As controls, we included non-transfected CHO cells and a CHO transfectant (CHO #7) initially shown to express recombinant TGF-β1 at low levels. CHO #7 was obtained by cotransfection with pSV2-β1-TGF (FIG. 3) and pSV2-neo, followed by selection in Gentecidin (Gibco, N.Y.). The initial TGF-β1-3 transfectant displayed mRNA levels of β1-TGF similar to those of CHO #7 and approximately 20 times greater than non-transfected CHO cells. However, after MTX selection, the number of β1-TGF mRNA copies observed in TGF-β1-3 cells dramatically increased approaching nearly 80,000 copies per cell at 20 μM MTX. This represented a greater than 200-fold amplification with respect to the initial TGF-β1-3 transfectant and an almost 4000-fold amplification with respect to the non-transfected CHO cells.
A northern blot of poly (A)+ selected mRNA from TGF-β1-3 cells at various stages of amplification is shown in FIG. 4A. Non-transfected CHO cell mRNA was also included to reveal the low levels of endogenous 2.5 Kb TGF-β1 mRNA present in these cells (asterisk, FIG. 4A). This low level expression of TGF-β1 mRNA has also been observed in several other cell lines. The TGF-β1-3 transfectants revealed large amounts of hybridizable RNA migrating at the predicted size of 2 Kb.
The most likely mechanism for the dramatic increase of TGF-β1 mRNA in the TGF-β1-3 cells after MTX selection is a result of amplification. In order to examine for gene amplification, DNA was isolated from the TGF-β1-3 cells at various stages of MTX selection, digested with restriction enzymes, transferred to Hybond nylon membranes, and hybridized to 32 P!-labeled TGF-β1 DNA. Both restriction enzymes EcoRI and BamHI cut within the introduced plasmid twice generating linear copies of plasmid DNA lacking flanking sequences. Since one of the BamHI sites resided within the simian TGF-β1 cDNA, digestion with this enzyme should release two fragments which hybridize to the nick-translated probe.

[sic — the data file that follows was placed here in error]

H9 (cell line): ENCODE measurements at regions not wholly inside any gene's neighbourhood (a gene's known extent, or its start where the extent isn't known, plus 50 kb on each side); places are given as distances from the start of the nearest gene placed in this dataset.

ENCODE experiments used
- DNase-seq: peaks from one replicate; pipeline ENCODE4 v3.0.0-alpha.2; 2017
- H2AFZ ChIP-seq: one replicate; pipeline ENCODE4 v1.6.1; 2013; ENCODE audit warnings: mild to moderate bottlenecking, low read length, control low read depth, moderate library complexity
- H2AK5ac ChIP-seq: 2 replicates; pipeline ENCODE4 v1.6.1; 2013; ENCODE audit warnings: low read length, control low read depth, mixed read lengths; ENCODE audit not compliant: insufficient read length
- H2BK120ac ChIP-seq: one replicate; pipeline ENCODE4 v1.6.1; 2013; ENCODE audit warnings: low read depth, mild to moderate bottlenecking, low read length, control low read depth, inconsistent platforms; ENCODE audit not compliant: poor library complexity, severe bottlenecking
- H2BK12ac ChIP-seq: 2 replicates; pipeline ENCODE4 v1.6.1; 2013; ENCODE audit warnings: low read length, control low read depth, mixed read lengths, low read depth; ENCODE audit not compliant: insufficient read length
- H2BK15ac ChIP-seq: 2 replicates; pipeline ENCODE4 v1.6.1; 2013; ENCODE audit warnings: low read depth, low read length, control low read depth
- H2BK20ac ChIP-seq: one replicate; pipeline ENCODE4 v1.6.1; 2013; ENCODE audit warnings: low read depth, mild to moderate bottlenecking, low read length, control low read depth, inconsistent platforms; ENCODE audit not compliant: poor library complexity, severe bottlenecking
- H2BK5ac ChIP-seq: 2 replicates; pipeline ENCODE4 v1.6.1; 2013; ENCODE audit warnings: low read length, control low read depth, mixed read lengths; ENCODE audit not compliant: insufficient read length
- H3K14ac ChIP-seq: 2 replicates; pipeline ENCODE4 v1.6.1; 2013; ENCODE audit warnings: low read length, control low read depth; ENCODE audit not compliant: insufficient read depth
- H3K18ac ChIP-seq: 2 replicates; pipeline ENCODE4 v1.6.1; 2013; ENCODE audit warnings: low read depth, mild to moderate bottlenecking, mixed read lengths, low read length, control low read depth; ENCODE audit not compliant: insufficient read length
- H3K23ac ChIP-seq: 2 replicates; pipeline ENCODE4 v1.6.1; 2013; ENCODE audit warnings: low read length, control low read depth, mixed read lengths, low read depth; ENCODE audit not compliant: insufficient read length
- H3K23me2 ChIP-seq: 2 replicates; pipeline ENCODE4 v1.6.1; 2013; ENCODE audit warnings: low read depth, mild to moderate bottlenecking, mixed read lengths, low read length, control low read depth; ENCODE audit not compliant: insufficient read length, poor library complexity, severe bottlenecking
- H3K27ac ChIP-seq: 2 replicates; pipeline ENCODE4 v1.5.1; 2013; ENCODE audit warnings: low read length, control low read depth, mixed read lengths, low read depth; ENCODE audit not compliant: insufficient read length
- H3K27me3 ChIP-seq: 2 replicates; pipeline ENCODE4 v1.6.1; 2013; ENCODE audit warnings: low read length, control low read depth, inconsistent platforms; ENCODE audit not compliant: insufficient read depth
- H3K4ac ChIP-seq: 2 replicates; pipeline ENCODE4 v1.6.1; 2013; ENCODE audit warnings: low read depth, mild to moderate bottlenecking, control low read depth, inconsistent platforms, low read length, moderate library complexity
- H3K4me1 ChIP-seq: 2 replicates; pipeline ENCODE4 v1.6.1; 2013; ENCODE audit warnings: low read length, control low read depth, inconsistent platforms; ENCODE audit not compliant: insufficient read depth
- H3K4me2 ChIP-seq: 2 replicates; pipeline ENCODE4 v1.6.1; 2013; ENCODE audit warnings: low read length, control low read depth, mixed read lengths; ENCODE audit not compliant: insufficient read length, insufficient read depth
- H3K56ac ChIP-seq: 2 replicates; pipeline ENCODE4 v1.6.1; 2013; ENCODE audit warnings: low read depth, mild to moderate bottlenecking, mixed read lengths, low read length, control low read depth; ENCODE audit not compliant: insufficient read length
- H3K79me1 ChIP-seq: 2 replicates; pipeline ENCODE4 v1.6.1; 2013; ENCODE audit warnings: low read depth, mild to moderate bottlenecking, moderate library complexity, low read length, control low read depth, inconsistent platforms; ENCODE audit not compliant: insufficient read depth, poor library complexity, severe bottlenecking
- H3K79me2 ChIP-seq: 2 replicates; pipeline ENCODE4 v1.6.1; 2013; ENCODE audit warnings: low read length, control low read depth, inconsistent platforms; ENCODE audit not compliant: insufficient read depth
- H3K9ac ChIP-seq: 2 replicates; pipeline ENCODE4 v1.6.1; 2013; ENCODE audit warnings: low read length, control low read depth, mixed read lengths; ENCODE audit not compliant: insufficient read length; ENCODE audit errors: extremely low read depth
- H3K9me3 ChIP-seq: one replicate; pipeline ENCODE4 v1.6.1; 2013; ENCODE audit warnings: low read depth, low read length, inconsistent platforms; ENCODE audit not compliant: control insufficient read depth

The results of the Southern blot are shown in FIG. 4B. In the MTX selected cells, strong hybridization to the TGF-β1 probe was observed. The size of these fragments corresponded precisely to the predicted size of the TGF-β1 containing fragments of pSV2-TGF-β1-dhfr (a 4.7 Kb fragment derived by EcoRI digestion and 4.4 and 0.51 Kb fragments derived by BamHI digestion). Similar digestion products were also observed at lower levels in the initial non-selected transfectant (TGF-β1 -3/0). Densitometric scans comparing the different TGF-β1-3 cells revealed at least a 15-and 35-fold amplification of TGF-β1 sequences in TGF-β1-3/200 and TGF-β1-3/2000 cells, respectively.
To determine whether the TGF-β1 protein was made and secreted in the transfected TGF-β1-3 cells, conditioned medium was collected from these cells and tested for bioactive material. A sensitive and specific bioassay based on the ability of β1-TGF to inhibit growth of mink lung epithelial cells (CCL-64) was the initial assay used. A typical standard dose response curve using highly purified authentic human TGF-β1 is shown in FIG. 5A. In this assay, 50% inhibition of growth of mink lung cells is typically observed at 8-12 picograms (80-120 pg/ml) of TGF-β1 . Conditioned medium collected from TGF-β1-3 cells at all stages of amplification exhibited the ability to inhibit the growth of CCL-64 cells. The dose response curves of these supernatants are shown in FIG. 5B. These show similar slopes to the inhibition curves observed for authentic natural β1-TGF.
Table II shows the levels of bioactive material present in culture supernatants of TGF-β1-3 cells calculated from the curves shown in FIG. 5B.